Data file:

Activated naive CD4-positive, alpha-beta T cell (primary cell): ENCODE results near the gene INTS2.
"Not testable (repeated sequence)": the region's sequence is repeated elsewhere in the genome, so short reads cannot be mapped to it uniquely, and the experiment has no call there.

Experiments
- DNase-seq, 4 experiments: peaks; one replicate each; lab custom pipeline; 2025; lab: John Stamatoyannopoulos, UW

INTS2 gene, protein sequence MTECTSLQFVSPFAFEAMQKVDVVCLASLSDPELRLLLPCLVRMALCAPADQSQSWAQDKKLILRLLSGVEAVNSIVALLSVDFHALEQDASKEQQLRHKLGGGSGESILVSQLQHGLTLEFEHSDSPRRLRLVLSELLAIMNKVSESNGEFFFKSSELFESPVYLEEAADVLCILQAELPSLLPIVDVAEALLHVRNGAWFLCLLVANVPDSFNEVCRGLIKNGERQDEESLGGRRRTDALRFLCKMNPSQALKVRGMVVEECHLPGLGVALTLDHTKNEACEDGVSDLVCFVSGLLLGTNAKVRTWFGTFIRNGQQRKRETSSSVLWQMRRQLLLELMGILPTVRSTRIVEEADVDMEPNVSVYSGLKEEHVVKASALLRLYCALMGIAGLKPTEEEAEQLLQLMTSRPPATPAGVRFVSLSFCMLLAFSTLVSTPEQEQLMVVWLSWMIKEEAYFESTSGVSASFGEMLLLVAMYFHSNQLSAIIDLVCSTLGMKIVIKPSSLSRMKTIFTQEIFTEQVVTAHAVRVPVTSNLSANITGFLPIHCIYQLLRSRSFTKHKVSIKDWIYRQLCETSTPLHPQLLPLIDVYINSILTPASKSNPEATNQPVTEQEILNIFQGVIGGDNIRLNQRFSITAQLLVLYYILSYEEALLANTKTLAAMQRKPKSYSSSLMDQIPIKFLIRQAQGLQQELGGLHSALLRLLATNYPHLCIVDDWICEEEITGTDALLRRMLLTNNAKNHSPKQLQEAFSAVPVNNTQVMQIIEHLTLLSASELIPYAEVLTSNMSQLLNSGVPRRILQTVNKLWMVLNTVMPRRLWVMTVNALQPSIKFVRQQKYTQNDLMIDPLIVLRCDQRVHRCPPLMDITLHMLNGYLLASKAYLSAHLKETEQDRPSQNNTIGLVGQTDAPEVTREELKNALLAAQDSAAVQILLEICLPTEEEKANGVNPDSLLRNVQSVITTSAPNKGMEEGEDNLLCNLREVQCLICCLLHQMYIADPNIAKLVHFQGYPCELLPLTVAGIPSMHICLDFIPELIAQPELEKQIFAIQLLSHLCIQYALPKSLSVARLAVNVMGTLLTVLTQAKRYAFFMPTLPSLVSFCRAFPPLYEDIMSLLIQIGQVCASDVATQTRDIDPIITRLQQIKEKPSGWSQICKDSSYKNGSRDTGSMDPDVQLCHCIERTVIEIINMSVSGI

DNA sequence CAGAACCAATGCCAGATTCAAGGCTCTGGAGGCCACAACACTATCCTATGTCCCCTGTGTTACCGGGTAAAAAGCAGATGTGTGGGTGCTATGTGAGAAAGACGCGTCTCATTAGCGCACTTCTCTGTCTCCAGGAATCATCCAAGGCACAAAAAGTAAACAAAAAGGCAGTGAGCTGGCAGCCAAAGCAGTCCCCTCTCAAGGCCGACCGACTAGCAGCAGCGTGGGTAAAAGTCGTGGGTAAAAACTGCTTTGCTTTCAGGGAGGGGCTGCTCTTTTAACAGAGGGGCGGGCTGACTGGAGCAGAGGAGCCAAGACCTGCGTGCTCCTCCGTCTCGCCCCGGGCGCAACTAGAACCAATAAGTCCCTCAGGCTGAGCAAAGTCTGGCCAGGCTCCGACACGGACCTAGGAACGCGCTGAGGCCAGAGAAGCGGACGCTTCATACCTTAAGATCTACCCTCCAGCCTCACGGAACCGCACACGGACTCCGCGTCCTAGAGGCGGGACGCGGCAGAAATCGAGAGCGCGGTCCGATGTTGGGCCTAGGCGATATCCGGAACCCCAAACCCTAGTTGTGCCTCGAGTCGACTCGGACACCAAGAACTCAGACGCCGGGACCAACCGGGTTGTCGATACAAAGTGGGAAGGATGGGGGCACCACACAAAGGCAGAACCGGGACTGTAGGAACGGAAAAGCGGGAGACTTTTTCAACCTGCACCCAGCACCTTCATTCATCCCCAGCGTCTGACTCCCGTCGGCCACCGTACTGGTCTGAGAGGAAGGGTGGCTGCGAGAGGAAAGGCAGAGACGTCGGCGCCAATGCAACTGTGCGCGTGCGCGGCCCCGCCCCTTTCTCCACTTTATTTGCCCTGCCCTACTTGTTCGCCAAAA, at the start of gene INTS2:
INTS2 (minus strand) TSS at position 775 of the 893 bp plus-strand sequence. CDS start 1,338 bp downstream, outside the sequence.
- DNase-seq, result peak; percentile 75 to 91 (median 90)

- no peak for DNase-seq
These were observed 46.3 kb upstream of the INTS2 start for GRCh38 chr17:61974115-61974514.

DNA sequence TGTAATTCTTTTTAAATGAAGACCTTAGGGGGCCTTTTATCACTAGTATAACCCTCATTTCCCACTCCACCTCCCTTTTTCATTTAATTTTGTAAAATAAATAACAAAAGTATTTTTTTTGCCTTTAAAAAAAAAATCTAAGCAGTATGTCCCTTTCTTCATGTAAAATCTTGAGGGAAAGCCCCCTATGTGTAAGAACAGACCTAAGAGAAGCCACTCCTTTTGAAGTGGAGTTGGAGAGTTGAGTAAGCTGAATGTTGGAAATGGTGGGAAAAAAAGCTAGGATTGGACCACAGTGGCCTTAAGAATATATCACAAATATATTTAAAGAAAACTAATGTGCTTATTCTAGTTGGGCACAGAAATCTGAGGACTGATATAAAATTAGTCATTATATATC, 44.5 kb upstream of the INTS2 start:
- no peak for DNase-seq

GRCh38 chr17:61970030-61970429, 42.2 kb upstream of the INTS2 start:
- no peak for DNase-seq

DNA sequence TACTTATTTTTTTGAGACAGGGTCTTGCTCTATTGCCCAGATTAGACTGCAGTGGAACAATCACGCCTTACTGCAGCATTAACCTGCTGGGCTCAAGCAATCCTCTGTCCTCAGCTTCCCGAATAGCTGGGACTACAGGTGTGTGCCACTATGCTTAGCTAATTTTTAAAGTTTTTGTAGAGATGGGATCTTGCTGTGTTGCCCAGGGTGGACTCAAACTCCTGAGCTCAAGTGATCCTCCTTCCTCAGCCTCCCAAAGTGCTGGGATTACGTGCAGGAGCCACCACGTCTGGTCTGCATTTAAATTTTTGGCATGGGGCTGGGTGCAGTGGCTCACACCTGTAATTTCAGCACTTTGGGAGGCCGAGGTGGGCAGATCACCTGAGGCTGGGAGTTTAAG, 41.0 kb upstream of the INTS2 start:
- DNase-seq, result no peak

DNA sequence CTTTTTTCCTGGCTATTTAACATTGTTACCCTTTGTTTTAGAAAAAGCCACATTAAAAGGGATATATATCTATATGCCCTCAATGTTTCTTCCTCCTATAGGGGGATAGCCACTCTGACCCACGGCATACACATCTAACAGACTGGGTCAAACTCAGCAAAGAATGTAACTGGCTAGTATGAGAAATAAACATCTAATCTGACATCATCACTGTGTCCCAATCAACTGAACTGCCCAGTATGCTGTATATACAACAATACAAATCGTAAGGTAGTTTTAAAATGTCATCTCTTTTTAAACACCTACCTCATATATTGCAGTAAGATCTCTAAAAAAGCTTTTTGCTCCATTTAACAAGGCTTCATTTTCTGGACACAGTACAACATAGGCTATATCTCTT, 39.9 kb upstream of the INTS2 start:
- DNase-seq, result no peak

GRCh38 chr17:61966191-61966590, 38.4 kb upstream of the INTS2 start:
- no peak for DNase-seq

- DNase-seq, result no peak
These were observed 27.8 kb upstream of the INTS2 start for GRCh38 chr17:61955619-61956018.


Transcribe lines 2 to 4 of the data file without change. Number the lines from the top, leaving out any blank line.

"Not testable (repeated sequence)": the region's sequence is repeated elsewhere in the genome, so short reads cannot be mapped to it uniquely, and the experiment has no call there.

Experiments
- DNase-seq, 4 experiments: peaks; one replicate each; lab custom pipeline; 2025; lab: John Stamatoyannopoulos, UW